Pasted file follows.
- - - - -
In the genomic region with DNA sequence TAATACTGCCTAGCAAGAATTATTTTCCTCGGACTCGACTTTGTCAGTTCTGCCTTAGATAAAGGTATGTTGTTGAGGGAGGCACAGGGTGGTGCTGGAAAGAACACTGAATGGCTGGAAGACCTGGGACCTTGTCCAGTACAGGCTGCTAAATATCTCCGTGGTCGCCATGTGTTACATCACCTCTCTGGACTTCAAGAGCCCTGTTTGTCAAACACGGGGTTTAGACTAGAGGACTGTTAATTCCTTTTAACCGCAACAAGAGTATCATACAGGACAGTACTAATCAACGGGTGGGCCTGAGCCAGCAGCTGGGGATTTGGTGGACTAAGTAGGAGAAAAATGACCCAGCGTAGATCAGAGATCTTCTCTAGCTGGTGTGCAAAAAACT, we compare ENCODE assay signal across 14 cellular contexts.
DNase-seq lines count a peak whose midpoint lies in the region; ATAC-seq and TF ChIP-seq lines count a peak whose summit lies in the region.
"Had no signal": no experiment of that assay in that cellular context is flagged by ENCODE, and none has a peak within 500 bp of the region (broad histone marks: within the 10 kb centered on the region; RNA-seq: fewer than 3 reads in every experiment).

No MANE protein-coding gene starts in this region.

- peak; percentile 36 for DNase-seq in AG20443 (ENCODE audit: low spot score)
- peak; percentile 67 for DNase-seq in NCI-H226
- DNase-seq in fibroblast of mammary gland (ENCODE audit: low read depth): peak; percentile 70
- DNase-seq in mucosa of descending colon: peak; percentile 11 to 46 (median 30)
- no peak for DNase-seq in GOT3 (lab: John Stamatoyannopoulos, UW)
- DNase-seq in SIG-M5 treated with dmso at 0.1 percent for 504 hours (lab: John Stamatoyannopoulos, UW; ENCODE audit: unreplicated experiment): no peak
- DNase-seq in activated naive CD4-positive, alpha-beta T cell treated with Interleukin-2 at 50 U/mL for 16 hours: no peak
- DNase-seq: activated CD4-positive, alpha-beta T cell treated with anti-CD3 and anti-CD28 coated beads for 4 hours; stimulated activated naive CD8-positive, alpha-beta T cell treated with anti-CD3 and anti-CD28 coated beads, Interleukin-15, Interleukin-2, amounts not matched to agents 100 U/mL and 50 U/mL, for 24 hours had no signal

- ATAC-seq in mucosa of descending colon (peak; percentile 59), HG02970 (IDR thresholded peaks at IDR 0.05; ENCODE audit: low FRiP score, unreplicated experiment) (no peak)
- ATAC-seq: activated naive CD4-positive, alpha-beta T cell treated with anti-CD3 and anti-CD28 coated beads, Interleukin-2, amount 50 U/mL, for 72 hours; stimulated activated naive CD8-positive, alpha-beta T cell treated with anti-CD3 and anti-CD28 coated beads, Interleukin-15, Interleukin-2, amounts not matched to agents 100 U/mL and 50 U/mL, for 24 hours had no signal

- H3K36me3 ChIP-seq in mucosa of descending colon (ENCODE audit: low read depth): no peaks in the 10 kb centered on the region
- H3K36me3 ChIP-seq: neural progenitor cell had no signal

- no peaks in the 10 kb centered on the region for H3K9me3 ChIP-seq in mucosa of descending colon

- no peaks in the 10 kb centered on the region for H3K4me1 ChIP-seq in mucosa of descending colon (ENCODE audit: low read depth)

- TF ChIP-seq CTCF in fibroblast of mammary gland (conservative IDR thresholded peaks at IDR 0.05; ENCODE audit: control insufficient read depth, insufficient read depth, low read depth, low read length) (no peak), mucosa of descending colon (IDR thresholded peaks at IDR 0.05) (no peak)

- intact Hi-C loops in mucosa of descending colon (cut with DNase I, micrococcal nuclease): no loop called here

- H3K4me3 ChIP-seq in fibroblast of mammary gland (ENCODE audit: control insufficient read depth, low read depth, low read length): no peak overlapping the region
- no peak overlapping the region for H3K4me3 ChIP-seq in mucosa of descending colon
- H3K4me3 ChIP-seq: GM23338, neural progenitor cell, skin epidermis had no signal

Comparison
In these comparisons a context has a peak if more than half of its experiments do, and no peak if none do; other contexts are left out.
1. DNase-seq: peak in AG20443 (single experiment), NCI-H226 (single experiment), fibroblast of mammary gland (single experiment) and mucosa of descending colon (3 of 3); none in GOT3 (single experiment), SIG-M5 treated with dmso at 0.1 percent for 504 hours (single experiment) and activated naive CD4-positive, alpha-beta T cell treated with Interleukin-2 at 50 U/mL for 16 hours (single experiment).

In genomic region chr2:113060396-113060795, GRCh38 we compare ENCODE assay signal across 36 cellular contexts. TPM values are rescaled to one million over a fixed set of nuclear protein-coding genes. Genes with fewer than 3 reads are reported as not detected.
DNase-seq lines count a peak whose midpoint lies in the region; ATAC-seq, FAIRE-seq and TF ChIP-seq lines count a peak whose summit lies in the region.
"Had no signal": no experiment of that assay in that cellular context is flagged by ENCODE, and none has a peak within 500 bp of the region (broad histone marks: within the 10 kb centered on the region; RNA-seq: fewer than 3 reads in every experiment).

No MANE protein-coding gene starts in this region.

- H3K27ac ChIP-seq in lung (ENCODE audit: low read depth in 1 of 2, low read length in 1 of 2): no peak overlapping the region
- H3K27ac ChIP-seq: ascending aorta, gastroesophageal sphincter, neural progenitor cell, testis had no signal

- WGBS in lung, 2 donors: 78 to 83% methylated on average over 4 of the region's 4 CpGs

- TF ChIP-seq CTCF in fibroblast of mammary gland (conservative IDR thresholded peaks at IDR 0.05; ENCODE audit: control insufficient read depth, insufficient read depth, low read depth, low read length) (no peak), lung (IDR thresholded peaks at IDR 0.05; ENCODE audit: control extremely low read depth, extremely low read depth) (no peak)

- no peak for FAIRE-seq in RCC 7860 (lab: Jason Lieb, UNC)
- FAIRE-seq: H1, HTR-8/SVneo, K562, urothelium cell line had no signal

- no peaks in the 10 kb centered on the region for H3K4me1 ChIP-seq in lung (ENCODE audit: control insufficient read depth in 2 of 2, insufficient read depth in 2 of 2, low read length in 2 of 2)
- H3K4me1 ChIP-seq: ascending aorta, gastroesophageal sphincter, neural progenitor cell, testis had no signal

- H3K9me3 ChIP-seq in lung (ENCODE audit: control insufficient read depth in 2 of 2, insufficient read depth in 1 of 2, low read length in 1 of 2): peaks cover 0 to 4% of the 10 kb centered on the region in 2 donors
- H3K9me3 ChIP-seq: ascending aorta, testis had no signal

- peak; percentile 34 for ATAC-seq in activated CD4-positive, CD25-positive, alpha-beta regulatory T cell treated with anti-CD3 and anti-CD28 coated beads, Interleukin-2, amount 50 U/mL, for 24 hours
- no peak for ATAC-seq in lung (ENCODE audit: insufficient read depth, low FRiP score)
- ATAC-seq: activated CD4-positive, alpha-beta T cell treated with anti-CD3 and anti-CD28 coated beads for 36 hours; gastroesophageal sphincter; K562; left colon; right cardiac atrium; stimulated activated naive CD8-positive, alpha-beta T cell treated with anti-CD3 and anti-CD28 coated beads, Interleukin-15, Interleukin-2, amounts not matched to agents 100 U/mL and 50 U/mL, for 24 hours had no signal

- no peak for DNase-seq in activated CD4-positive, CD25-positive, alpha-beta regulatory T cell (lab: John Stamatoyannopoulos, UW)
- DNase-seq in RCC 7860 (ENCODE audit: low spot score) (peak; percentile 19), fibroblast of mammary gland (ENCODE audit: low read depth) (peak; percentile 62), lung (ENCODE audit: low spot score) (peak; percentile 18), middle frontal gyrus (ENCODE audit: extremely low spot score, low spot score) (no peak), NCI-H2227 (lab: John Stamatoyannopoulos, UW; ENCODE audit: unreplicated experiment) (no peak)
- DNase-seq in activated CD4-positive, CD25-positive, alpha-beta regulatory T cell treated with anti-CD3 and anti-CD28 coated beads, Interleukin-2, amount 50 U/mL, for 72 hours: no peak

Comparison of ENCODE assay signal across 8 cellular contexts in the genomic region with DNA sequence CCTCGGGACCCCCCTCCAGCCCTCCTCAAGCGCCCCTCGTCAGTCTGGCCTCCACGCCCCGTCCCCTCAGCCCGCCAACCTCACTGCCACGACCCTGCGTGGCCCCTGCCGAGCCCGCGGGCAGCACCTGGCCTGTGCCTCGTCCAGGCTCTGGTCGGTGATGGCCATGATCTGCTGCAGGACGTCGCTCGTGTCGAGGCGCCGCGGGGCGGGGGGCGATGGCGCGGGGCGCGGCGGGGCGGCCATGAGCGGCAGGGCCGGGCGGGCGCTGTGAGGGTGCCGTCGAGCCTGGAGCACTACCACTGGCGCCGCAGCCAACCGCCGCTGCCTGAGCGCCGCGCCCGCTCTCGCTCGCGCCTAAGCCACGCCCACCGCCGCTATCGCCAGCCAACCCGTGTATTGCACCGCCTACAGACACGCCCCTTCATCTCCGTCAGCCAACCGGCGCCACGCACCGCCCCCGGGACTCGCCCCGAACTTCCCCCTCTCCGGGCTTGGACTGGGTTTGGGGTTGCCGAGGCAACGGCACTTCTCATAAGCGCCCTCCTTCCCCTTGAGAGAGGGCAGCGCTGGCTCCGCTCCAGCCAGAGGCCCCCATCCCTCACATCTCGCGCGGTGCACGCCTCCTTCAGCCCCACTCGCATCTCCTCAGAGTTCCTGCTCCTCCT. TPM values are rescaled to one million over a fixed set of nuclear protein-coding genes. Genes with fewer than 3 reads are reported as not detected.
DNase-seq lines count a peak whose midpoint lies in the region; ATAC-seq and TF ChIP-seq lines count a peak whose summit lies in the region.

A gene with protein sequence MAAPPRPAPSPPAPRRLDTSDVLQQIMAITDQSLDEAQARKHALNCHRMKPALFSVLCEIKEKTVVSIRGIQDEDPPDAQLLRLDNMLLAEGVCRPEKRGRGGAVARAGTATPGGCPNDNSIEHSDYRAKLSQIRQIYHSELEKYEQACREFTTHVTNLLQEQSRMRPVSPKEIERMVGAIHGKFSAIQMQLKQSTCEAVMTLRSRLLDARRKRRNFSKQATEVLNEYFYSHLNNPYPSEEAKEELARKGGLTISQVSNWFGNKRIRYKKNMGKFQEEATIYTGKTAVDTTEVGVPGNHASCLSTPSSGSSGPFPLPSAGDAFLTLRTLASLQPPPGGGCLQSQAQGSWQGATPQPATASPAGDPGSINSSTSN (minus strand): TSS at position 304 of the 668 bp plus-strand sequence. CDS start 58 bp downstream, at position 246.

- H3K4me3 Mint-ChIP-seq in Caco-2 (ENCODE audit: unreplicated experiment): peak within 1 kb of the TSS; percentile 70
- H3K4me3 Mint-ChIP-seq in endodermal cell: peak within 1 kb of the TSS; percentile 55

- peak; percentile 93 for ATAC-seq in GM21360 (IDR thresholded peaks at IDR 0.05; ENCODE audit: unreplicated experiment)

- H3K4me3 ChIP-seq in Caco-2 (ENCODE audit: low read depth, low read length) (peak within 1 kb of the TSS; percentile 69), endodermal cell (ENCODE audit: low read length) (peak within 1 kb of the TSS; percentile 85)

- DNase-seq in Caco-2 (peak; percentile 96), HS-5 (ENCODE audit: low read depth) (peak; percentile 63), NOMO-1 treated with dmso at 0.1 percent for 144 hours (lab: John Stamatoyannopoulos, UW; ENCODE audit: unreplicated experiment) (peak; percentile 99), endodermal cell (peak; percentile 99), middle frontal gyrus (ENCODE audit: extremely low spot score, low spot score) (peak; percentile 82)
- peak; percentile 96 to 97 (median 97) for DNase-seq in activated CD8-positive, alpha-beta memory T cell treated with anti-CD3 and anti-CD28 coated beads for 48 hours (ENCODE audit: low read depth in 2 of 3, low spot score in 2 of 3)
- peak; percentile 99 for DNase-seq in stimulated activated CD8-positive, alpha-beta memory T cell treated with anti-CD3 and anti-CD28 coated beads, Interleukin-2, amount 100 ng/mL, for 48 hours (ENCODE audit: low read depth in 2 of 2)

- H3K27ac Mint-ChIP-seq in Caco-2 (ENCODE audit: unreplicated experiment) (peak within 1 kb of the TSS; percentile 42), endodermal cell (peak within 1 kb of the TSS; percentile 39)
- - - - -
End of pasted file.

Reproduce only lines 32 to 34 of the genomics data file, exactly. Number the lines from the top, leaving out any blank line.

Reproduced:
- H3K27ac ChIP-seq: ascending aorta, gastroesophageal sphincter, neural progenitor cell, testis had no signal

- WGBS in lung, 2 donors: 78 to 83% methylated on average over 4 of the region's 4 CpGs

- TF ChIP-seq CTCF in fibroblast of mammary gland (conservative IDR thresholded peaks at IDR 0.05; ENCODE audit: control insufficient read depth, insufficient read depth, low read depth, low read length) (no peak), lung (IDR thresholded peaks at IDR 0.05; ENCODE audit: control extremely low read depth, extremely low read depth) (no peak)